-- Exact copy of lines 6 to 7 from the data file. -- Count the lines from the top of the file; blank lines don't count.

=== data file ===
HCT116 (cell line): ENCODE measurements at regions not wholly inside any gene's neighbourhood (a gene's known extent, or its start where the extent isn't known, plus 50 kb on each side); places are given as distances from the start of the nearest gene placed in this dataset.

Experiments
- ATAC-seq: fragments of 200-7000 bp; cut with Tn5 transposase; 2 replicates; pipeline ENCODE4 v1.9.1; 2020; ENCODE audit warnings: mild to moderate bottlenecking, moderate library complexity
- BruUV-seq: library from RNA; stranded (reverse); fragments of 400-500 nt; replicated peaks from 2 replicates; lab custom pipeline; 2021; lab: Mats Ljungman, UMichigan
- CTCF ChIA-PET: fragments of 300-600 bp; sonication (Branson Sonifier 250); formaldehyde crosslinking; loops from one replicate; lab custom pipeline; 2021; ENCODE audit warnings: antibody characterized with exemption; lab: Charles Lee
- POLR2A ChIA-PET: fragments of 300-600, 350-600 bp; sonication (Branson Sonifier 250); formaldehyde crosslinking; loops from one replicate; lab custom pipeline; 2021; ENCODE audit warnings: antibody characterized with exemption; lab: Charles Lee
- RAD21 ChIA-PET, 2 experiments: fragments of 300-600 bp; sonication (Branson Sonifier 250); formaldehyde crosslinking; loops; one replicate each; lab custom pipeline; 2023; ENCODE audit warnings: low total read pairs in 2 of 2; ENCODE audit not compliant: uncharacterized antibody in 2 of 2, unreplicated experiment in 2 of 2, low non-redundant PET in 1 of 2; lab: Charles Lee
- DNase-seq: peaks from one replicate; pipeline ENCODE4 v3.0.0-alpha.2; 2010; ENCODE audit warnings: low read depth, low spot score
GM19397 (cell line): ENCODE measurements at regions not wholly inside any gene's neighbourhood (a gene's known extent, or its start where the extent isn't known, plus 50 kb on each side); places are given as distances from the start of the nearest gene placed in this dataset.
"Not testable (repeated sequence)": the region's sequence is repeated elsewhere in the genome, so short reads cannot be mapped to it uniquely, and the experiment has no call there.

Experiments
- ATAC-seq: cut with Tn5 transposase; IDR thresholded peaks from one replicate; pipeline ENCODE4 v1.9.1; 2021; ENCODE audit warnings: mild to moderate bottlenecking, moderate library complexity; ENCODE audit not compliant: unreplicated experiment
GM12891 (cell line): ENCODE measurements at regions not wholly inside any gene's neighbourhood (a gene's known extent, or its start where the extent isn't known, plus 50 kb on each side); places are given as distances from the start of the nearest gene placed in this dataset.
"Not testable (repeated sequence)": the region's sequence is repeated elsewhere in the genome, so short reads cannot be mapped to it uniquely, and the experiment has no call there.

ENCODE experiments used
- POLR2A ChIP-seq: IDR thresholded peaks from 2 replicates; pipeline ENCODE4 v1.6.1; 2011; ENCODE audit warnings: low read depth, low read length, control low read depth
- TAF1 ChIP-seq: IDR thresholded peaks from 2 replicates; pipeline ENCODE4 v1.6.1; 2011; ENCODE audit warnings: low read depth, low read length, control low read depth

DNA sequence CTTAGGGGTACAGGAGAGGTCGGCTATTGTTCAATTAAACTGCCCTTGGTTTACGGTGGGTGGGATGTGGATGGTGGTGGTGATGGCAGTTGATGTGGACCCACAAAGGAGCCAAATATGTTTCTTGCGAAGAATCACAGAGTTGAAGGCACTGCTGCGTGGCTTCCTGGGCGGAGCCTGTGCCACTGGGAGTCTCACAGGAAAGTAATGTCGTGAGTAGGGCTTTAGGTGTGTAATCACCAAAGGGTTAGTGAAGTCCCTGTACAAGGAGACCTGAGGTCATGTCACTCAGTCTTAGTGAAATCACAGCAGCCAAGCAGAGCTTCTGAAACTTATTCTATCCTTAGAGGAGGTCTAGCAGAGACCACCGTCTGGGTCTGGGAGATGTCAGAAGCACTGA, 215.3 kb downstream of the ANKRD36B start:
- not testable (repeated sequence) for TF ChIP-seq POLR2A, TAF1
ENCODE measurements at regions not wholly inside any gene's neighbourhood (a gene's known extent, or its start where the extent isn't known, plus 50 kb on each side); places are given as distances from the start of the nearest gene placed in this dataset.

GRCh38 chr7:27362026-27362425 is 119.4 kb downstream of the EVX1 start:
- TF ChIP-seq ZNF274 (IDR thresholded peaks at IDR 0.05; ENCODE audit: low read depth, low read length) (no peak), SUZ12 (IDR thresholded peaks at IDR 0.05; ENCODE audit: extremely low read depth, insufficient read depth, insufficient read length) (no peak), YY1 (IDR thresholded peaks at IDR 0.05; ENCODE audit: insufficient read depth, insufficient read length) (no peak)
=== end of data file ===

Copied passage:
- POLR2A ChIA-PET: fragments of 300-600, 350-600 bp; sonication (Branson Sonifier 250); formaldehyde crosslinking; loops from one replicate; lab custom pipeline; 2021; ENCODE audit warnings: antibody characterized with exemption; lab: Charles Lee
- RAD21 ChIA-PET, 2 experiments: fragments of 300-600 bp; sonication (Branson Sonifier 250); formaldehyde crosslinking; loops; one replicate each; lab custom pipeline; 2023; ENCODE audit warnings: low total read pairs in 2 of 2; ENCODE audit not compliant: uncharacterized antibody in 2 of 2, unreplicated experiment in 2 of 2, low non-redundant PET in 1 of 2; lab: Charles Lee